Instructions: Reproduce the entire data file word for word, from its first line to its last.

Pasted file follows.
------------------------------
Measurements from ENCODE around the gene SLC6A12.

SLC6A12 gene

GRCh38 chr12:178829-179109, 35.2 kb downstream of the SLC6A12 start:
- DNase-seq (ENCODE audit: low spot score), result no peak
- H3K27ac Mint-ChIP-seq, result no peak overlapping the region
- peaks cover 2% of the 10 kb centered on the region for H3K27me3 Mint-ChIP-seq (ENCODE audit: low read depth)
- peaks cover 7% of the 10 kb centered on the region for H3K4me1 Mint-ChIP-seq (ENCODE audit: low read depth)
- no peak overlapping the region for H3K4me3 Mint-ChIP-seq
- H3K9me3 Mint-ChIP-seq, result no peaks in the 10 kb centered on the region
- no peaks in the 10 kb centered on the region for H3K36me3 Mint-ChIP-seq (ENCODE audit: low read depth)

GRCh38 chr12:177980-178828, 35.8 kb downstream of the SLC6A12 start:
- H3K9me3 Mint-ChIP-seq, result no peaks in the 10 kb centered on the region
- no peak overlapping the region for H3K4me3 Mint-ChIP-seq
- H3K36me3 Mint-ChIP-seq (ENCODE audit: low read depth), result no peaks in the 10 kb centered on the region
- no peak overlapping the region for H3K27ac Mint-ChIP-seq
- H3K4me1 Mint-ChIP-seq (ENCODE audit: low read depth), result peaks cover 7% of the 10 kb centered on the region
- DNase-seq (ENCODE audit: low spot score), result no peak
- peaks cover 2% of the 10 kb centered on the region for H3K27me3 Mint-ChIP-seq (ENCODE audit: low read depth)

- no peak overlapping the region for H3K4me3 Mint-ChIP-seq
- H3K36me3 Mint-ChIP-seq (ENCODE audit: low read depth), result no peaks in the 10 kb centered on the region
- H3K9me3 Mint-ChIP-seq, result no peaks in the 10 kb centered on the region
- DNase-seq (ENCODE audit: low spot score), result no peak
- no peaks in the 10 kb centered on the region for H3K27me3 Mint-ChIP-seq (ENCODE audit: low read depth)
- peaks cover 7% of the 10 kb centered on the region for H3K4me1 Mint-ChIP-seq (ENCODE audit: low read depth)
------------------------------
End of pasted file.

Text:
Measurements from ENCODE around the gene SLC6A12.

SLC6A12 gene

GRCh38 chr12:178829-179109, 35.2 kb downstream of the SLC6A12 start:
- DNase-seq (ENCODE audit: low spot score), result no peak
- H3K27ac Mint-ChIP-seq, result no peak overlapping the region
- peaks cover 2% of the 10 kb centered on the region for H3K27me3 Mint-ChIP-seq (ENCODE audit: low read depth)
- peaks cover 7% of the 10 kb centered on the region for H3K4me1 Mint-ChIP-seq (ENCODE audit: low read depth)
- no peak overlapping the region for H3K4me3 Mint-ChIP-seq
- H3K9me3 Mint-ChIP-seq, result no peaks in the 10 kb centered on the region
- no peaks in the 10 kb centered on the region for H3K36me3 Mint-ChIP-seq (ENCODE audit: low read depth)

GRCh38 chr12:177980-178828, 35.8 kb downstream of the SLC6A12 start:
- H3K9me3 Mint-ChIP-seq, result no peaks in the 10 kb centered on the region
- no peak overlapping the region for H3K4me3 Mint-ChIP-seq
- H3K36me3 Mint-ChIP-seq (ENCODE audit: low read depth), result no peaks in the 10 kb centered on the region
- no peak overlapping the region for H3K27ac Mint-ChIP-seq
- H3K4me1 Mint-ChIP-seq (ENCODE audit: low read depth), result peaks cover 7% of the 10 kb centered on the region
- DNase-seq (ENCODE audit: low spot score), result no peak
- peaks cover 2% of the 10 kb centered on the region for H3K27me3 Mint-ChIP-seq (ENCODE audit: low read depth)

- no peak overlapping the region for H3K4me3 Mint-ChIP-seq
- H3K36me3 Mint-ChIP-seq (ENCODE audit: low read depth), result no peaks in the 10 kb centered on the region
- H3K9me3 Mint-ChIP-seq, result no peaks in the 10 kb centered on the region
- DNase-seq (ENCODE audit: low spot score), result no peak
- no peaks in the 10 kb centered on the region for H3K27me3 Mint-ChIP-seq (ENCODE audit: low read depth)
- peaks cover 7% of the 10 kb centered on the region for H3K4me1 Mint-ChIP-seq (ENCODE audit: low read depth)